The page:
PrF:MVV159K A Review of Environmental Law - Course Information

MVV159K A Review of Environmental Law and Natural Resources Law in the United States

Faculty of Law
Autumn 2018
Extent and Intensity
0/1/0. 3 credit(s). Type of Completion: k (colloquium).
David L Ganje (seminar tutor), doc. JUDr. Ilona Jančářová, Ph.D. (deputy)
Mgr. Dominik Beránek (assistant)
doc. JUDr. Ilona Jančářová, Ph.D.
Department of Environmental Law and Land Law - Faculty of Law
Contact Person: Mgr. Věra Redrupová, B.A.
Supplier department: Department of Environmental Law and Land Law - Faculty of Law
Timetable of Seminar Groups
MVV159K/01: Mon 1. 10. 16:00–17:40 025, 18:00–19:40 025, Tue 2. 10. 8:00–9:40 025, 18:00–19:40 025, Wed 3. 10. 8:00–9:40 025, Thu 4. 10. 14:00–15:40 025
Course Enrolment Limitations
The course is only offered to the students of the study fields the course is directly associated with.

The capacity limit for the course is 30 student(s).
Current registration and enrolment status: enrolled: 27/30, only registered: 0/30
Fields of study the course is directly associated with
there are 31 fields of study the course is directly associated with, display
Course objectives
At the end of the course students should be able to:
• understand and explain the general principals of US environmental law and natural resources law;
• work with information on concepts used in the US on environmental law and natural resources law; • create a better appreciation for the benefits and problems that the US has experienced in its environmental law and natural resources law;
• make reasoned decisions about what can be learned from the US experience in adopting and using environmental regulations and natural resources laws and rules;
• make deductions based on acquired knowledge make reasons decisions about comparing US environmental and natural resources law and comparing with current laws of the student’s areas of practice;
• interpret the legislative intent and political motivation behind the creation of environmental law and natural resources law in the US.
  • I. US Governmental Structure, The Concept of Federalism
  • 1. The branches of government, separation of powers, checks and balances
  • A. Executive
  • i. Enforcing the laws of congress
  • ii. Executive orders iii. Agencies
  • B. Legislative
  • i. Body who creates laws
  • ii. Oversight of executive branch
  • C. Judicial
  • i. Reviews the laws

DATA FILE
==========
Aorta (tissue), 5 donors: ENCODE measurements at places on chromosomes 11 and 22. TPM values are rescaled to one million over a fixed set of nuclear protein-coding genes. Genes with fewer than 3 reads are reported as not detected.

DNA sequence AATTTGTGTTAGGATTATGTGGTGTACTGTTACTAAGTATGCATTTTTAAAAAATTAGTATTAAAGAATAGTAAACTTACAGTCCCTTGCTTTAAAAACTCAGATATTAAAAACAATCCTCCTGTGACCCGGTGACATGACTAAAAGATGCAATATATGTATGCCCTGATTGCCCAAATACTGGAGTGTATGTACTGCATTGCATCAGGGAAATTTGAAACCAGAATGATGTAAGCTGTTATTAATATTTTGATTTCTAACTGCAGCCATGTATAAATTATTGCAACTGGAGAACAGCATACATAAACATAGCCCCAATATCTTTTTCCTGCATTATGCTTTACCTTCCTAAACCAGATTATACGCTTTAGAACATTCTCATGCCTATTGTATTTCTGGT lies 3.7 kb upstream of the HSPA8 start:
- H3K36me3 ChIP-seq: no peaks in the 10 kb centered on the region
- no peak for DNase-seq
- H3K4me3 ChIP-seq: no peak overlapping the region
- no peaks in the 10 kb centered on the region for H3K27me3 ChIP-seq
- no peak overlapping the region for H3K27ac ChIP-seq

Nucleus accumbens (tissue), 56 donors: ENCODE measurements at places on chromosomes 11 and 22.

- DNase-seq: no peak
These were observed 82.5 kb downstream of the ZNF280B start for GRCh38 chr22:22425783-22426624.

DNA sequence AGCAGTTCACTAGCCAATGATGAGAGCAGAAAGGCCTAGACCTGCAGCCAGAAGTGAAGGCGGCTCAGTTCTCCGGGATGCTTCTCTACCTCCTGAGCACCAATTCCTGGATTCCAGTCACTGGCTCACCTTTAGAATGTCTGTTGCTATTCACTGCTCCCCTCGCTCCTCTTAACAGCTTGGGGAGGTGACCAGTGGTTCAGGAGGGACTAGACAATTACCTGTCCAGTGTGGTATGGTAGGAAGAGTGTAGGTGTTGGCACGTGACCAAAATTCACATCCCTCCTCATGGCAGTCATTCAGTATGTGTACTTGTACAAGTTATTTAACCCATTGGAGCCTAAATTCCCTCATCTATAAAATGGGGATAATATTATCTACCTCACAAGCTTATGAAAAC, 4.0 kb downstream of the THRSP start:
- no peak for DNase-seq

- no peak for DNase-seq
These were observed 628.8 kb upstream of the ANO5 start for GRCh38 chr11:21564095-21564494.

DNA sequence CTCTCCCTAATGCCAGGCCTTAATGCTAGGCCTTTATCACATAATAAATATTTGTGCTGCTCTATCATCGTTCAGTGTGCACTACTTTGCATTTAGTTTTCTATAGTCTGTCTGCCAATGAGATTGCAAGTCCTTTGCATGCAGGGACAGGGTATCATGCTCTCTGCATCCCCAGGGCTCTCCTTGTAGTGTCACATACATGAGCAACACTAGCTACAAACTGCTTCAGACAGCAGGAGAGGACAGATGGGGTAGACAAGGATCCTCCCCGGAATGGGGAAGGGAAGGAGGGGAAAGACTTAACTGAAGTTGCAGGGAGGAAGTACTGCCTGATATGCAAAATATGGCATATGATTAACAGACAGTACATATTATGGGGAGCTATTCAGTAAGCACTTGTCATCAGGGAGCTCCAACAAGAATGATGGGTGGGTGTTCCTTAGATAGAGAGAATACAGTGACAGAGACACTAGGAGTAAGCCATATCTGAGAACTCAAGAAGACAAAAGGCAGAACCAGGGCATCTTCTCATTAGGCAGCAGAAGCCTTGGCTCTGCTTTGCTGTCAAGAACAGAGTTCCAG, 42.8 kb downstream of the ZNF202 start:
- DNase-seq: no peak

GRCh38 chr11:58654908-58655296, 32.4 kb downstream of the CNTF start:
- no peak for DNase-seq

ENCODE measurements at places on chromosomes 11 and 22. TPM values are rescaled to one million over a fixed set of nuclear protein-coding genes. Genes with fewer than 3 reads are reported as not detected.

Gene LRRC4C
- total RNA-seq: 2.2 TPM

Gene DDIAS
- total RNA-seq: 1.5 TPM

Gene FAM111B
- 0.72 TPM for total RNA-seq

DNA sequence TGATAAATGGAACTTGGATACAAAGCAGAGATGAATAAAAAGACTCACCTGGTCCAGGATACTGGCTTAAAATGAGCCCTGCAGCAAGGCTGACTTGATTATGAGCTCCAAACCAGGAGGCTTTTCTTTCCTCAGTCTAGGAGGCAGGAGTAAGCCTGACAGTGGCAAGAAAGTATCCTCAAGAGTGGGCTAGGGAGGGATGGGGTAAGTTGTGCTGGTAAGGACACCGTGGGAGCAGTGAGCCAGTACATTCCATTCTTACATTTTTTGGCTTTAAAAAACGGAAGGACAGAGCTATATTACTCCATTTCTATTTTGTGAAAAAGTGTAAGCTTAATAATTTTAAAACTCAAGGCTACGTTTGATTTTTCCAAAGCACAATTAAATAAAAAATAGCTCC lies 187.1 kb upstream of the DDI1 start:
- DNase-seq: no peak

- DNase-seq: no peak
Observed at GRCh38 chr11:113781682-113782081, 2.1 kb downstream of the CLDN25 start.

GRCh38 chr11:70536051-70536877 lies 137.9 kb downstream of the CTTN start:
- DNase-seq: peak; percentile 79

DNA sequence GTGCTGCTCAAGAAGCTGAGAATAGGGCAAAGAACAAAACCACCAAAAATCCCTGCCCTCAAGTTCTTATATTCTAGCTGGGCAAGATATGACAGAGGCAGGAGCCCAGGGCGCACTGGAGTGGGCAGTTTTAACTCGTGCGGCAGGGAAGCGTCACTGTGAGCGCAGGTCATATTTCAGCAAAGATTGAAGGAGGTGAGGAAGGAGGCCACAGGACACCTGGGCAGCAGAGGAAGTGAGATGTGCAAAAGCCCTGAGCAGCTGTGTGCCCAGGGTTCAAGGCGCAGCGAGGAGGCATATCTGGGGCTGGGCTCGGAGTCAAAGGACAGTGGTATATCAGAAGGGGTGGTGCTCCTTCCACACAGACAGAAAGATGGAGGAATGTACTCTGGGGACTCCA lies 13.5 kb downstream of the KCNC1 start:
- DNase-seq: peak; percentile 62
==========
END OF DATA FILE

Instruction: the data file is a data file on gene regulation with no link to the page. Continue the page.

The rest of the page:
• ii. Importance of injunctions
  • 2. Federalism generally
  • A. Relationship between the federal government and the states
  • i. Scope of federal power
  • ii. Federal preemption
  • iii. Equal footing doctrine
  • B. State Court systém
  • C. State agencies
  • II. Judicial Review of Government Decisions
  • 1. The role of the courts in environmental law
  • i. Test for standing
  • ii. Reviewability
  • iii. Standard of review
  • a. Chevron deference
  • iv. Remedies
  • III. Pollution Control
  • 1. Common Law Remedies
  • A. Nuisance
  • B. Trespass
  • 2. Regulation under the Clean Air Act (CAA)
  • A. Overview
  • B. Economic and technological considerations
  • 3. Regulation under the Clean Water Act (CWA)
  • A. Overview
  • B. Economic and technological considerations
  • 4. Economic Incentives for Environmental Protection
  • A. Effluent charges and penalties
  • B. Cap and trade programs
  • C. Marketable discharge permits
  • IV. Toxic Chemicals and Hazardous Waste
  • 1. Toxic Substances Control Act
  • A. Overview
  • 2. The Resource Conservation and Recovery Act (RCRA)
  • A. overview
  • B. What is waste
  • i. “solid” and “hazardous” waste identified and defined
  • C. Civil liability and responsibility
  • 3. The Comprehensive Environmental Response, Compensation, and Liability Act (CERCLA)
  • A. Overview
  • B. Identifying contamination and implementing cleanups
  • C. Liability of parties
  • D. Cost sharing and the right of contribution
  • E. Damages and settlements
  • 4. Criminal Liability
  • A. Knowing violations
  • B. Negligence and negligent violations
  • C. Responsibility of corporate officers and organizational structure
  • V. Natural Resources and Protection of Natural Areas
  • 1. Preservation versus conservation
  • A. Silent Spring, Tragedy of the Commons
  • 2. Restrictions of development on private land
  • A. Takings
  • B. The Public Trust Doctrine
  • 3. Protecting Coastal Waters
  • 4. Protection of Public Lands
  • A. Public Lands
  • B. Withdrawal
  • C. Federal oversight
  • 5. Wildlife
  • A. Endangered Species Act (ESA)
  • 6. National Forests
  • 7. National Monuments
  • Study materials/cases for discussion will be distributed prior to the start of the seminars.
Teaching methods
lectures, discussions
Assessment methods
Language of instruction
Further comments (probably available only in Czech)
Study Materials
The course is taught only once.
The course is also listed under the following terms Autumn 2014, Spring 2015.
  • Enrolment Statistics (recent)
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